Sending a good-morning greeting with a bouquet of flowers; getting tattoos together; sharing recipes: digital media are crucial for such everyday activities that keep families and friends together when they are separated by forced migration. Validating this, a Syrian woman told me: »I would be nothing without my smartphone«.
Findings from Palmberger's ethnographic fieldwork show how digital infrastructure enables refugees to establish multiple co-presences with family and friends that span different geographical locales and coexist at varying physical and virtual proximities. Such a picture contrasts with how refugees are often presented in humanitarian discourses, namely, as passive victims. This talk will examine how, through digitally mediated transnational care and placemaking practices, refugees navigate border regimes and build belonging and citizenry, ultimately enacting citizenship from below.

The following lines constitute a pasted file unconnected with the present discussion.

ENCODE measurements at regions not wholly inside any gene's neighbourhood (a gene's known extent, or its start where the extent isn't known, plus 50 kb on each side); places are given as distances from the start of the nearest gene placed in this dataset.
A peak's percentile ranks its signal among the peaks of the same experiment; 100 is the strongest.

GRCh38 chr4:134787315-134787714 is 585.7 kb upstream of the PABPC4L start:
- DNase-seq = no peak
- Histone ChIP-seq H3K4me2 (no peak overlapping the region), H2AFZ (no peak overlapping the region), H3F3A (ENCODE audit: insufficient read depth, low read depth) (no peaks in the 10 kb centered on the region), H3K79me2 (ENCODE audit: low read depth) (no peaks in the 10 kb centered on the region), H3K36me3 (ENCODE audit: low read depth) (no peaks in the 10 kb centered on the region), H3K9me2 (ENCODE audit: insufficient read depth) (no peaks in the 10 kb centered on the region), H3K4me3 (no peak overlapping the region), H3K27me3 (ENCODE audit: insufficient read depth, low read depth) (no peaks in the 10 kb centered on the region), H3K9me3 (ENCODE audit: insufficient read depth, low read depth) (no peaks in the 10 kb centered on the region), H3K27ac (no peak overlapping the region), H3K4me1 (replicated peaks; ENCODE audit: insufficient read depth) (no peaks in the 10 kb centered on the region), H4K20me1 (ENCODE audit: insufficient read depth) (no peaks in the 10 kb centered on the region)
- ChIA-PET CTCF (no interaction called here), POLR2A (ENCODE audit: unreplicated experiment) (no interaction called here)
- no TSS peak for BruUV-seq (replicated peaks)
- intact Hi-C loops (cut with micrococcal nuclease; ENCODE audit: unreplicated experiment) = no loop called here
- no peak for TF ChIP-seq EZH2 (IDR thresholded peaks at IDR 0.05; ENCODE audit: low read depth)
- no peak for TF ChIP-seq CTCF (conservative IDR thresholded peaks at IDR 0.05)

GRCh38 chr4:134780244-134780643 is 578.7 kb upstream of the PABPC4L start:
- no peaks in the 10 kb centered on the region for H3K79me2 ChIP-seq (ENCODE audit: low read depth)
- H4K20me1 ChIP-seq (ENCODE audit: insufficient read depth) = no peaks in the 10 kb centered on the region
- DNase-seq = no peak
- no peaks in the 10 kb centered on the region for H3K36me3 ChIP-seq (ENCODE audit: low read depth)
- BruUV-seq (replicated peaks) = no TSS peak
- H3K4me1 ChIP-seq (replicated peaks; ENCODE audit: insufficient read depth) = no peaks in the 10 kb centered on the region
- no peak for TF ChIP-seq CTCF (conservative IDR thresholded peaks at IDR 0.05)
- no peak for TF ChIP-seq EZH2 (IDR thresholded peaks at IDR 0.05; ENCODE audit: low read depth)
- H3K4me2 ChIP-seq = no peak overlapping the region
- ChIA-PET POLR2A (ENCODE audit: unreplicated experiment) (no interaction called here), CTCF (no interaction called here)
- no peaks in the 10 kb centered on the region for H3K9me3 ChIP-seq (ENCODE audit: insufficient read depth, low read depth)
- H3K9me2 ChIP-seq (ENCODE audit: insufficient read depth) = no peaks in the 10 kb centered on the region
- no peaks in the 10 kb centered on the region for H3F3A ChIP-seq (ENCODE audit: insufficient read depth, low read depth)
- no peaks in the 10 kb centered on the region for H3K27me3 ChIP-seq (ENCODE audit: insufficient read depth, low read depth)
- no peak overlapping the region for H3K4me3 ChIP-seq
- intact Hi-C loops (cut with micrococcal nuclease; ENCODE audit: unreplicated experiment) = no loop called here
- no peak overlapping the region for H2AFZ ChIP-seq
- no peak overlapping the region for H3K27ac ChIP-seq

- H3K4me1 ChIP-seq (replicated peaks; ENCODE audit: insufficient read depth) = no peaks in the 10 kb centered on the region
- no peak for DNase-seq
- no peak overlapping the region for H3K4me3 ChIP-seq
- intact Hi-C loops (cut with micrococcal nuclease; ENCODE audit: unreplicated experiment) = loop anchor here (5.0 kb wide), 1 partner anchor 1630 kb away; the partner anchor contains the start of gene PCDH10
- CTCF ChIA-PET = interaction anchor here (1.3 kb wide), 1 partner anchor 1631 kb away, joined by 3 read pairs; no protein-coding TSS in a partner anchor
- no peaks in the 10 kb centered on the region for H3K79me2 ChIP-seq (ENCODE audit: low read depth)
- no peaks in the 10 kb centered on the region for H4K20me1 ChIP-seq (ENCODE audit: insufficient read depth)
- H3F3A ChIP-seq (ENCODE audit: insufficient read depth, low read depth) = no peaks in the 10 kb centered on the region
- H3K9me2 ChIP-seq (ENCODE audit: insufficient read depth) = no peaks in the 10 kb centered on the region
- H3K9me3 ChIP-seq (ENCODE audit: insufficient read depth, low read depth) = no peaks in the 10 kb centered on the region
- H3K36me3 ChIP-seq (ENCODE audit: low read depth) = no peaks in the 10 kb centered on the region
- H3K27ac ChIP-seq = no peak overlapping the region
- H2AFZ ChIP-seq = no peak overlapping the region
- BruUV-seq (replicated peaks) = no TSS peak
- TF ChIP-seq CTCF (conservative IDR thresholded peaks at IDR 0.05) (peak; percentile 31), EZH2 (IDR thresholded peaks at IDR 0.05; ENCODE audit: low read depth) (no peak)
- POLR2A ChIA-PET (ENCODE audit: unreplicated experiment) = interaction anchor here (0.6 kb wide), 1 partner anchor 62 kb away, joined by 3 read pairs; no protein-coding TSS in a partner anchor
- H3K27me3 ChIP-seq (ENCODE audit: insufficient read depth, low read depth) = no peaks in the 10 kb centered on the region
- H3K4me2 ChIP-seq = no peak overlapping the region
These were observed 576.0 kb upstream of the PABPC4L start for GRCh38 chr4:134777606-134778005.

Monika Palmberger is a senior research fellow in the Department of Social and Cultural Anthropology at the University of Vienna, Austria, and an associate research fellow in the Department of Social and Cultural Anthropology at the University of Leuven, Belgium. She is author of the book How Generations Remember (2016) and co-editor of the books Care across Distance (2018) and Memories on the Move (2016), and is currently an IFK_Research Fellow.
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